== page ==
created September 9, 2010 · complexity basic · author jeet · version 7.0
O open commands are useful to insert a blank line below or above the current line, and start insert mode. This tip shows how to easily insert multiple blank lines so new text that you enter will have at least one blank line before and after. A count controls how many blank lines are inserted.
Using this tip, and assuming the default backslash leader key, typing
5\o will insert five blank lines below the current line, and will enter insert mode on the second blank line. The
S command is used to start insert mode, so the cursor is automatically indented according to the rules for the current file type (if any). Typing
5\O performs a similar operation, above the current line.
The minimum count is 3, so typing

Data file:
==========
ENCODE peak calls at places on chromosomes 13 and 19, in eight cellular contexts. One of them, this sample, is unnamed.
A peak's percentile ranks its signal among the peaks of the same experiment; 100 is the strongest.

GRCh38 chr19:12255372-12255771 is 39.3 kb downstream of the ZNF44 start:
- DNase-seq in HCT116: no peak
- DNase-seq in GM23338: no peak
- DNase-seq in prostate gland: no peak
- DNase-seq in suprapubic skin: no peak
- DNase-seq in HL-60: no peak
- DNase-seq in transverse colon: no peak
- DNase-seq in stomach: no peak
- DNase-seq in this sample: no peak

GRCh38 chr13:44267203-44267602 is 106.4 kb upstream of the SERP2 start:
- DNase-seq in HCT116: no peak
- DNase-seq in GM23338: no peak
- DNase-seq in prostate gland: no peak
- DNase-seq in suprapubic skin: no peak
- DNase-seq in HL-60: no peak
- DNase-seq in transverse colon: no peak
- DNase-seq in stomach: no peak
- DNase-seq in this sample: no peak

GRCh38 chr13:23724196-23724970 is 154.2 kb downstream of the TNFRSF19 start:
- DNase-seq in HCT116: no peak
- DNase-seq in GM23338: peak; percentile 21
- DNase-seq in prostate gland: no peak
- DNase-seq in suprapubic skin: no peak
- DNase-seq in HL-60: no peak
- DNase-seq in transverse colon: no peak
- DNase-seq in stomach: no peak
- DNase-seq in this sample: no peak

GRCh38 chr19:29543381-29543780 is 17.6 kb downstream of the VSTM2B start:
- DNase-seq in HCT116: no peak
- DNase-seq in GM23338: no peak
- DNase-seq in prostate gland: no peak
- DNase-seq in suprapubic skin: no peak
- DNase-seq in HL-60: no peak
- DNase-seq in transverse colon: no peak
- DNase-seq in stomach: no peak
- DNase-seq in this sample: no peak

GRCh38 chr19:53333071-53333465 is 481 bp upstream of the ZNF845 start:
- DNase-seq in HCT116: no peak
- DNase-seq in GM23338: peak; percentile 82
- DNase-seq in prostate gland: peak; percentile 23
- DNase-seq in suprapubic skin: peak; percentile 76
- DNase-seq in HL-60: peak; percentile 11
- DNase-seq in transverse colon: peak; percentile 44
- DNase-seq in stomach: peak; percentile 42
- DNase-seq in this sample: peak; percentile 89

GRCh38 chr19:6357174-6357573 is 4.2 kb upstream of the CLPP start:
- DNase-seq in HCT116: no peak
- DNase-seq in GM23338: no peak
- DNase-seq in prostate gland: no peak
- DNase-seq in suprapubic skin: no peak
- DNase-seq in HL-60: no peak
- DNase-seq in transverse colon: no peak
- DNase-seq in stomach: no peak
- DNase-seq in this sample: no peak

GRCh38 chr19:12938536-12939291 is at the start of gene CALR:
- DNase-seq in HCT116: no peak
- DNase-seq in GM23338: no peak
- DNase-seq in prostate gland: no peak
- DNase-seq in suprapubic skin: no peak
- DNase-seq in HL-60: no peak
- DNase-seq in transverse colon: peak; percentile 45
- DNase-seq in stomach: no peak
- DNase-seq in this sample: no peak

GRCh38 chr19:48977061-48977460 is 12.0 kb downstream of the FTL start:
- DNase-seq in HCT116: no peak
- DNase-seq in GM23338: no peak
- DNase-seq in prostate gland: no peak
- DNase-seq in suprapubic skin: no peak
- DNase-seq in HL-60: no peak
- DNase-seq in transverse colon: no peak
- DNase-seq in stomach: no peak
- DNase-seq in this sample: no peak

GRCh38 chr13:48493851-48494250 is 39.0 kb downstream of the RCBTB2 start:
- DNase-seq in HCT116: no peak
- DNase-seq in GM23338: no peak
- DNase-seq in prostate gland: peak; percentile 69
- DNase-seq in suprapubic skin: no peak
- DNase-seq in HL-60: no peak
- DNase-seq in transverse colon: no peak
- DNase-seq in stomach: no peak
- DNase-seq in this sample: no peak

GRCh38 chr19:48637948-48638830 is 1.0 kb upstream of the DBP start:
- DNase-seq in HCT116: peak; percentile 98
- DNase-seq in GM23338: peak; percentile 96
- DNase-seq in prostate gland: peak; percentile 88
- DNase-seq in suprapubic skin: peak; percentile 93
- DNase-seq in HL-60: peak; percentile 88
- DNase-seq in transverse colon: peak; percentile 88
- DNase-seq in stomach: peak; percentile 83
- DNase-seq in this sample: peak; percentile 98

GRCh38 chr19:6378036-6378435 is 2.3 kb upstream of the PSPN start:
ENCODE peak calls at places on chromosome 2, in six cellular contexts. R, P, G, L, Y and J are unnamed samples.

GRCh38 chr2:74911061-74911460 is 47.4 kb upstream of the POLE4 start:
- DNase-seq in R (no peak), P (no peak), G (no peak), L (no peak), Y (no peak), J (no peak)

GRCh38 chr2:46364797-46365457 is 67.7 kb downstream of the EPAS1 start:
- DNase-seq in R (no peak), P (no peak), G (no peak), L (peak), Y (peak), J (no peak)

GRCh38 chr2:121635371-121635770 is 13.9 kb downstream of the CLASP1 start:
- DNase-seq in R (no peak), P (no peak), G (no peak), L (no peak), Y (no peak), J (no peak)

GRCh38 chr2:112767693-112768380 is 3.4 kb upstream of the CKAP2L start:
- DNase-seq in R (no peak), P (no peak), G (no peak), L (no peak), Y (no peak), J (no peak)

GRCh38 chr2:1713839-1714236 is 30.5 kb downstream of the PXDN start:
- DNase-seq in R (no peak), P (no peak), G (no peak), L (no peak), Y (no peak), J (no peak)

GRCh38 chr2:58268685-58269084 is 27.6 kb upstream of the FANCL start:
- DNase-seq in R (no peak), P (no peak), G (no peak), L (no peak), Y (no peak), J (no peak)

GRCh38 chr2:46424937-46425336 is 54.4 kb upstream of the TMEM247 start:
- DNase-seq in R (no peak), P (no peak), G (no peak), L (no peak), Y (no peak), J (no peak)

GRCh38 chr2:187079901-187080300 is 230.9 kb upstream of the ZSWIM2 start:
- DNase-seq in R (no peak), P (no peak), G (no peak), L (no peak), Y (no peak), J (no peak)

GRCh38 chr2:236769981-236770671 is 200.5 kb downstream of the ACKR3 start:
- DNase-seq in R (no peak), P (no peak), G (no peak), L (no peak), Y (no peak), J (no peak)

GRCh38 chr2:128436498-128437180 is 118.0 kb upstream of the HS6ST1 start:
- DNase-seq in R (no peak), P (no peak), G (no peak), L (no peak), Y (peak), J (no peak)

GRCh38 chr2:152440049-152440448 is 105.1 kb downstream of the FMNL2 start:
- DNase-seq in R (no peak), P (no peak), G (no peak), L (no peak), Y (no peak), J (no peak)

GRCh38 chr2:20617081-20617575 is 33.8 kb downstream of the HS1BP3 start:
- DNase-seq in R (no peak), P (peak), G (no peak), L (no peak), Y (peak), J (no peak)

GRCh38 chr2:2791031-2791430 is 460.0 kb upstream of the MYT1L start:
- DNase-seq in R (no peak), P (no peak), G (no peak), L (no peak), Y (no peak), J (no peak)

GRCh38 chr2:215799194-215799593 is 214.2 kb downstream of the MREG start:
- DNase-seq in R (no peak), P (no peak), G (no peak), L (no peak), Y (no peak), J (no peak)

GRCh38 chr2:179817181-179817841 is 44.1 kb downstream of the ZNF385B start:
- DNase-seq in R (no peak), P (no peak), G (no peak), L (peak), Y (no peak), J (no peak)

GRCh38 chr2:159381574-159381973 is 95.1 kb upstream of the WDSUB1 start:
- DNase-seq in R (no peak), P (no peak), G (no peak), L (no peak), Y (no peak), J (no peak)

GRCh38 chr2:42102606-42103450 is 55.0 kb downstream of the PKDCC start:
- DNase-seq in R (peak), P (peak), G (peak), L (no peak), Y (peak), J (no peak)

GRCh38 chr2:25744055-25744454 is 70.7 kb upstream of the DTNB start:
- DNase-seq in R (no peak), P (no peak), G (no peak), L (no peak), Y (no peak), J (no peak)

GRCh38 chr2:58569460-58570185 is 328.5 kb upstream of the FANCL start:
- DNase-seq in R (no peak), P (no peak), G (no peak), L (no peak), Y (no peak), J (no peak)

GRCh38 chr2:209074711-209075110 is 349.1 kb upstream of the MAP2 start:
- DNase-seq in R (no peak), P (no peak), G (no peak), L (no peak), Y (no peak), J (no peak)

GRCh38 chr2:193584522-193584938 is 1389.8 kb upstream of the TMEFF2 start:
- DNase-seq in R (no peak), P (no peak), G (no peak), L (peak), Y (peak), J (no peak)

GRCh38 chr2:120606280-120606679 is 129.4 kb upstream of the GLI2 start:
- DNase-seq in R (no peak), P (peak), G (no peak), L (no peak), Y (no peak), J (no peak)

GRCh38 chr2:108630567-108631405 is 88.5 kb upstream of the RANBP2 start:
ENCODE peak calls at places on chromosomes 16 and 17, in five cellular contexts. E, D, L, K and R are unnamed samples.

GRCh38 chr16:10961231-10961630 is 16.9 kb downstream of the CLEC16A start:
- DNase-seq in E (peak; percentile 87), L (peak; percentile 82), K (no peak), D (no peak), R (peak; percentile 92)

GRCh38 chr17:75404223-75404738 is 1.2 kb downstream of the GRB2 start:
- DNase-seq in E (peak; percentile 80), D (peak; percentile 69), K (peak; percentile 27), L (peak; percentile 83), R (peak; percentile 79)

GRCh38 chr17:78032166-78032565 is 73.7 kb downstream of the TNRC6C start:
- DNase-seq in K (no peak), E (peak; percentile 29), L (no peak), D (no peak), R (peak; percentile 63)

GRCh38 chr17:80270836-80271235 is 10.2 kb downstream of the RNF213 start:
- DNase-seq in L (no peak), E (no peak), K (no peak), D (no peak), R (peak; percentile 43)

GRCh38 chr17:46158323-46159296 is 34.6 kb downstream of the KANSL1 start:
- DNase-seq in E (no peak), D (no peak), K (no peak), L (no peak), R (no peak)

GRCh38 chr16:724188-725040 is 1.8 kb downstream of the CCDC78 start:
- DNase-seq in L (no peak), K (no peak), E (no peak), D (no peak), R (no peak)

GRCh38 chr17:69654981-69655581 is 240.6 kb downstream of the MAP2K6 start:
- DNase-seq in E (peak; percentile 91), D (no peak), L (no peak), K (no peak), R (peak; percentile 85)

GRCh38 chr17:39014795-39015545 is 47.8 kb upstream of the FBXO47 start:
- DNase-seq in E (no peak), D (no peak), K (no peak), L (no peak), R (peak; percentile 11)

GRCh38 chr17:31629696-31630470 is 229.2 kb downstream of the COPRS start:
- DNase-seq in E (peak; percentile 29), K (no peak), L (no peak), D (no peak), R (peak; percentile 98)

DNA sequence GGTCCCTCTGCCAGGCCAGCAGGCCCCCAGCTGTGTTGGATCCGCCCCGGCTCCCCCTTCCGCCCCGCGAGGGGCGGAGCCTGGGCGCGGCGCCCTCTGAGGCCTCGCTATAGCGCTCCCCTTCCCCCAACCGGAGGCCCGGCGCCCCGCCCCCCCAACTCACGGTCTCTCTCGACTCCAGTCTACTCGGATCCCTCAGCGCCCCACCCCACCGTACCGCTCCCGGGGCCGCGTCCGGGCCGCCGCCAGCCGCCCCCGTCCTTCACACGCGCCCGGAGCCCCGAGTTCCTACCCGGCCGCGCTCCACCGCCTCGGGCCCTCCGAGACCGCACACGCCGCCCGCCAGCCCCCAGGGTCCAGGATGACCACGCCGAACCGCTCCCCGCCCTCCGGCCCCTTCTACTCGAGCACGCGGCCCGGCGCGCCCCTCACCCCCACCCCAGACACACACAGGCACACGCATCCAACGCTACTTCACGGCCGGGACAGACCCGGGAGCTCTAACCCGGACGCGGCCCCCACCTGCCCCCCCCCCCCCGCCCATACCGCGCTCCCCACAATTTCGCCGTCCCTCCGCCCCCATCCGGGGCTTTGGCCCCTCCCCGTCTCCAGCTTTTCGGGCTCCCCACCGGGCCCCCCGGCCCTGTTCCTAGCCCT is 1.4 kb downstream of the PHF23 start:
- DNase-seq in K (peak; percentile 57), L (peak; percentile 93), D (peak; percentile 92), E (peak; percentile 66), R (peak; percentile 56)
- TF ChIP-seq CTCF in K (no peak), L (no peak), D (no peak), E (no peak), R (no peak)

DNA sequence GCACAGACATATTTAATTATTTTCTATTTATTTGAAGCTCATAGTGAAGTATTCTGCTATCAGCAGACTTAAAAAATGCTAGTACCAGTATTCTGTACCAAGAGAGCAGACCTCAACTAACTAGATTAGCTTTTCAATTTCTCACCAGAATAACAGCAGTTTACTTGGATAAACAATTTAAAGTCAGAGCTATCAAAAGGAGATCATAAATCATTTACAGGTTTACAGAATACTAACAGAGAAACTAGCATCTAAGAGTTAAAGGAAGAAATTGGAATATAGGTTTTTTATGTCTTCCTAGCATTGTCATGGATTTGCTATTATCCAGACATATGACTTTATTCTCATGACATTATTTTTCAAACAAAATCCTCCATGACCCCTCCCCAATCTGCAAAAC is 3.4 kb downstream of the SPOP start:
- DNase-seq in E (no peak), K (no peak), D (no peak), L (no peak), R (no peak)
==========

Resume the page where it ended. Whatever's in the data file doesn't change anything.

\o will insert three blank lines (ensuring that one blank line is before and after the text that will be entered).
Without this tip, you could type
5o then press Esc. That would insert five blank lines, but you would then need to enter commands to position the cursor and start insert mode. While easy to do, that process can break your train of thought.
~/.vim/plugin/insertmultiple.vim (Unix) or
$HOME/vimfiles/plugin/insertmultiple.vim (Windows) containing the script below, then restart Vim. Alternatively, add the script to your vimrc and restart Vim.
" Open multiple lines (insert empty lines) before or after current line, " and position cursor in the new space, with at least one blank line " before and after the cursor. function! OpenLines(nrlines, dir) let nrlines = a:nrlines < 3 ? 3 : a:nrlines let start = line('.') + a:dir call append(start, repeat([''], nrlines)) if a:dir < 0 normal! 2k else normal! 2j endif endfunction " Mappings to open multiple lines and enter insert mode. nnoremap <Leader>o :<C-u>call OpenLines(v:count, 0)<CR>S nnoremap <Leader>O :<C-u>call OpenLines(v:count, -1)<CR>S